Meet 22-year-old John. He’s visiting his older sister, Ann, on Monday evening when he starts to throw-up and develops severe abdominal pain. John is in pain and Ann is scared. At around 7 p.m., Ann takes him to the urgent care center a block from her apartment.
Due to his persistent vomiting and history of kidney stones, John is sent to the closest emergency department (ED). He typically goes to a different hospital in town closer to his apartment and had a CT scan there last week. There is no health information exchange shared by the competing hospitals. Phone calls to the other hospital result in a faxed medical record release form that will sit in medical records until the daytime clerk’s next shift. Without the ability to access John’s recent imaging studies, the emergency physician orders another CT scan, increasing cost and radiation exposure.
As John’s case demonstrates, emergency and acute care touches Americans’ lives, and the way this care is delivered is ripe for change. We need a more integrated and patient-centered way to deliver care during our most vulnerable moments.
So, how can we help John get the individualized care he needs?
Challenges facing the healthcare system are being addressed by the delivery system reform initiative announced by Health and Human Services’ (HHS) Secretary Burwell last year. The Secretary outlined a vision to ensure all healthcare delivery components are patient-centered by supporting better care, smarter spending, and healthier people through:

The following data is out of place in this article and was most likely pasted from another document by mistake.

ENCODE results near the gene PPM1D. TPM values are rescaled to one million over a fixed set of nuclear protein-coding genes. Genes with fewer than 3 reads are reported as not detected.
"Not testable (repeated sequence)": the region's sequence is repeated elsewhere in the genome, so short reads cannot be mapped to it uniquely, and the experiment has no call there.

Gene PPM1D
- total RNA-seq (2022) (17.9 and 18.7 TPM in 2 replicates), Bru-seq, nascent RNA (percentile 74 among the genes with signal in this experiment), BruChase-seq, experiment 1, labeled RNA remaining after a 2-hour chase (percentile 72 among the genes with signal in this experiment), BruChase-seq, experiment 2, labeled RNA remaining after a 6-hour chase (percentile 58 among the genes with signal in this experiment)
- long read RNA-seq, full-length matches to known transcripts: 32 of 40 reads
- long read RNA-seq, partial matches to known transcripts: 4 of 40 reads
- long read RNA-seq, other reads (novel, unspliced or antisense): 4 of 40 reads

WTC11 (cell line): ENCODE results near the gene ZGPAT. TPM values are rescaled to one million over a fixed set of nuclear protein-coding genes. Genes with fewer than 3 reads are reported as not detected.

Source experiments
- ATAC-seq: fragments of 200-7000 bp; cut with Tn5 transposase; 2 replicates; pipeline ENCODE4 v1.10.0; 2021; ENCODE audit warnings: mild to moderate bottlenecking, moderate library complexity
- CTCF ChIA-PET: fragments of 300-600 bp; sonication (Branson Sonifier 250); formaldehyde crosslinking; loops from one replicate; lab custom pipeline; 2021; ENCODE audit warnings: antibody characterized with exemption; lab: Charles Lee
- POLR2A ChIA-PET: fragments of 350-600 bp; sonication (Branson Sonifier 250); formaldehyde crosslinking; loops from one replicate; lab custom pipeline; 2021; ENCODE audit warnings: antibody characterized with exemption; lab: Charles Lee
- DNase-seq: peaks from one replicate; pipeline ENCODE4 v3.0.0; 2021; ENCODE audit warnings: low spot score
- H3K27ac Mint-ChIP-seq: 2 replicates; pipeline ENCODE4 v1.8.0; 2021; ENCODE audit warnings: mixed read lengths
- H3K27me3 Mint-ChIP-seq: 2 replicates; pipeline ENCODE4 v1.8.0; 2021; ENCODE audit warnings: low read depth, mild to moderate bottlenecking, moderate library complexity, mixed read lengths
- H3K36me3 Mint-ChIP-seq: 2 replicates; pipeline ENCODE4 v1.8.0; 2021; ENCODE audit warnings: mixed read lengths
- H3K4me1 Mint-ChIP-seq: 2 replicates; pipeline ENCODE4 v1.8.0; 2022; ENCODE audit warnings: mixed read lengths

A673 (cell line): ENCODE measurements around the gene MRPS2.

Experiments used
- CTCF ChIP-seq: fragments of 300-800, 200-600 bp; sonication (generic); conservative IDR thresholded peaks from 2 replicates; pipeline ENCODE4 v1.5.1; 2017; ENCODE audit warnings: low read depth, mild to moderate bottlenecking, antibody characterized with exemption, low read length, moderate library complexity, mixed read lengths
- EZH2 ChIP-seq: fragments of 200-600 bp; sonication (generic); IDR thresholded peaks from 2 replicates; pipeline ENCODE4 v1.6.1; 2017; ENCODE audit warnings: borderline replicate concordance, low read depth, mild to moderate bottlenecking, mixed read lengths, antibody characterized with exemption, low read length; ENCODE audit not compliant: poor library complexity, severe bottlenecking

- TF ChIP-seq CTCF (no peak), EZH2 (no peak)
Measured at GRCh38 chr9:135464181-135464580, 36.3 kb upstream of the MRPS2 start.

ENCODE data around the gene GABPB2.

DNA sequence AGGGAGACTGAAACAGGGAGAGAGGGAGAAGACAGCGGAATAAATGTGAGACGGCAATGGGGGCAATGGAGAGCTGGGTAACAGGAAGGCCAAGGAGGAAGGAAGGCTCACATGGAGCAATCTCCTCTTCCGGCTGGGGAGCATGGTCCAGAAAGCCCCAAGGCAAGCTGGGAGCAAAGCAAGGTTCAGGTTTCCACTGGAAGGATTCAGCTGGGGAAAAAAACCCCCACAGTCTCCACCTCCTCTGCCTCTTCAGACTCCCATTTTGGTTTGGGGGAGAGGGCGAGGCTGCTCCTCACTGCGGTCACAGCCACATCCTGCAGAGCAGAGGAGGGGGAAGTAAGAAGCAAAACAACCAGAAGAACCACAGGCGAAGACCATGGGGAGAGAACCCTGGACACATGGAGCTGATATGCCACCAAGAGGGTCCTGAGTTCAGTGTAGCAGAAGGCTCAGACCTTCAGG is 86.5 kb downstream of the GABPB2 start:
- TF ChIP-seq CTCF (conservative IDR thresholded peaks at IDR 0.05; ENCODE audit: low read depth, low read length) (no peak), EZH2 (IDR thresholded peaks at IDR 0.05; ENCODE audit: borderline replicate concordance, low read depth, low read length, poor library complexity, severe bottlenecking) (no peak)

Many important factors will shape healthcare delivery in the future, and medical success stories are integral in advancing healthcare to be patient-and community-centered. Key among these are changes in population demographics such as an aging population, an increased proportion of the population who lives with multiple chronic medical conditions, rapidly evolving innovation in technology, and the extension of a consumer culture into the healthcare marketplace. Many of these factors are relevant in the emergency and acute care setting as chronically ill and medically complex patients with fragmented healthcare seek outpatient solutions that don’t yet exist when they get sick.
Changes in healthcare delivery and payment models are shifting from volume-based care to value-based care. This is a critical time for the acute care system to connect the dots between providers, be the just-in-time solution when patients are sick, injured, and scared, and deliver on the promise of a better, smarter, and healthier U.S. healthcare system.
Stay tuned to read about the evolving role of acute and emergency care reform as part of this three-part series.
This blog post is the first part of a three-part series that discusses how the emergency and acute care system can be reformed to ensure patient-centeredness, integration into the broader healthcare system, high-quality, and the ability to respond to public health emergencies and disasters. To stay up-to-date as new blog posts are published, subscribe to the ASPR Blog RSS feed, follow @PHEgov on Twitter, Like us on Facebook or follow us on LinkedIn.